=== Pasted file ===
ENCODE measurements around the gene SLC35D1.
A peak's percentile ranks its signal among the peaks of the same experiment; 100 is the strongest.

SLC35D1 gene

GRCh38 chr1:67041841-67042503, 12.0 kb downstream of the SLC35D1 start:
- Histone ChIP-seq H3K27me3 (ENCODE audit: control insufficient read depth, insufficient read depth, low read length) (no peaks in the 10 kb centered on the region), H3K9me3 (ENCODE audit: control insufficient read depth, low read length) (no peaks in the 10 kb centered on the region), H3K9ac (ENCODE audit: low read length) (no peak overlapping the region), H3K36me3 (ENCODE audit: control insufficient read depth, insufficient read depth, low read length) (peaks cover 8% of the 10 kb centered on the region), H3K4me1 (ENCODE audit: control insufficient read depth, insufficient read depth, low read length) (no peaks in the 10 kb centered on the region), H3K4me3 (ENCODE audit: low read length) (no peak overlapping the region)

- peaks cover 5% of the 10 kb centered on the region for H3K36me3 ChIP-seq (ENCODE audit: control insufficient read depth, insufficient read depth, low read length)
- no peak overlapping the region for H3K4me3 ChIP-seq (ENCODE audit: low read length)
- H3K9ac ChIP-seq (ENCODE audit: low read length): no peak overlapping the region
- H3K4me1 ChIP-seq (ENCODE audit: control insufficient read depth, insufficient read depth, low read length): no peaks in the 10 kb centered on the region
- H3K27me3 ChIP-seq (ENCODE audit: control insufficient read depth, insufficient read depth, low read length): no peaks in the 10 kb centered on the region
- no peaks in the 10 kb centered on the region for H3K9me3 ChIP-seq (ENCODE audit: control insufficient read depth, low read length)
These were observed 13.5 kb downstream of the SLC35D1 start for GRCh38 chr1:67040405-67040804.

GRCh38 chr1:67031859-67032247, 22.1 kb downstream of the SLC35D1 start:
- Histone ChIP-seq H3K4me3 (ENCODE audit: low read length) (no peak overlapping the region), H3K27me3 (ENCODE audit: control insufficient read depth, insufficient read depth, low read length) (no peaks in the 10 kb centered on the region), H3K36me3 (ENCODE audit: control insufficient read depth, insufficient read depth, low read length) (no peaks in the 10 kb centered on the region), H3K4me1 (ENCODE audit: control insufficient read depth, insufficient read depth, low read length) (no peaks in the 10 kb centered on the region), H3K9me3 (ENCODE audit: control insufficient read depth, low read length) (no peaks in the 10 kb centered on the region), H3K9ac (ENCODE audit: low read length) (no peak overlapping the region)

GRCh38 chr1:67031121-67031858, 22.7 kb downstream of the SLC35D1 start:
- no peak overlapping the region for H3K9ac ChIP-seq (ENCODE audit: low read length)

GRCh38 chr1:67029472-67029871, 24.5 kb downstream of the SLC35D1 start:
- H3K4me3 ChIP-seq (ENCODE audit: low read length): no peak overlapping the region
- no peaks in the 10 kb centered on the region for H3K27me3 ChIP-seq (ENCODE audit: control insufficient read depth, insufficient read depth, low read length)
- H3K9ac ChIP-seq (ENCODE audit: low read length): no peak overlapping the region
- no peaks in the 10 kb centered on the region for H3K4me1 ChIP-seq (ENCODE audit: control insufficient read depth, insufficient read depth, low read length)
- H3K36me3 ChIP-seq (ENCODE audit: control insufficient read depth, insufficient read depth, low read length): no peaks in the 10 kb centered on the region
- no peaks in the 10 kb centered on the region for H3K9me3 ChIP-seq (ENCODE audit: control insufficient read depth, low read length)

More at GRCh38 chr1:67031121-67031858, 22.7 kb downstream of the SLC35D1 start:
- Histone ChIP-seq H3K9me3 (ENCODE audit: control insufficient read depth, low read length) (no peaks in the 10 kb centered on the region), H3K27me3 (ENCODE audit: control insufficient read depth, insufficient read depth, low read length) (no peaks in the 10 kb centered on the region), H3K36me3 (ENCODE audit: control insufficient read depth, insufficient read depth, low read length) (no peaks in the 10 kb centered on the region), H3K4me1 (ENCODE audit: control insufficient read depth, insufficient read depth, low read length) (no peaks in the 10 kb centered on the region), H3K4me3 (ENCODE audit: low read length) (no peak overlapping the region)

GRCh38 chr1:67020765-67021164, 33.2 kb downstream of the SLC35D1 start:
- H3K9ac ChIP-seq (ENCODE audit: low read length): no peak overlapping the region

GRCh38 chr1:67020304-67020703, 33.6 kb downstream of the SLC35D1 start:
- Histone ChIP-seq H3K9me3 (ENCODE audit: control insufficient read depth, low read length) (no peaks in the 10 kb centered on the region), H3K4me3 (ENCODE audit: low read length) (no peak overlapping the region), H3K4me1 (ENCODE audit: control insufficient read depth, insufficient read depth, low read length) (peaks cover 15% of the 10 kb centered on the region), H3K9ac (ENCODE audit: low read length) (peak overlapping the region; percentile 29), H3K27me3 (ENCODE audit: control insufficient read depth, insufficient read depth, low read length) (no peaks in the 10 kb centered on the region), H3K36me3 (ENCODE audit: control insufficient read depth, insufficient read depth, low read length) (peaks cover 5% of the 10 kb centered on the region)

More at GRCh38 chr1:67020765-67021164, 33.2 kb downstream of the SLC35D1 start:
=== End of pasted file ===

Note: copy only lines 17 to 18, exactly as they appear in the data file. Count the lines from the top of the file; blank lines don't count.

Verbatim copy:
GRCh38 chr1:67029472-67029871, 24.5 kb downstream of the SLC35D1 start:
- H3K4me3 ChIP-seq (ENCODE audit: low read length): no peak overlapping the region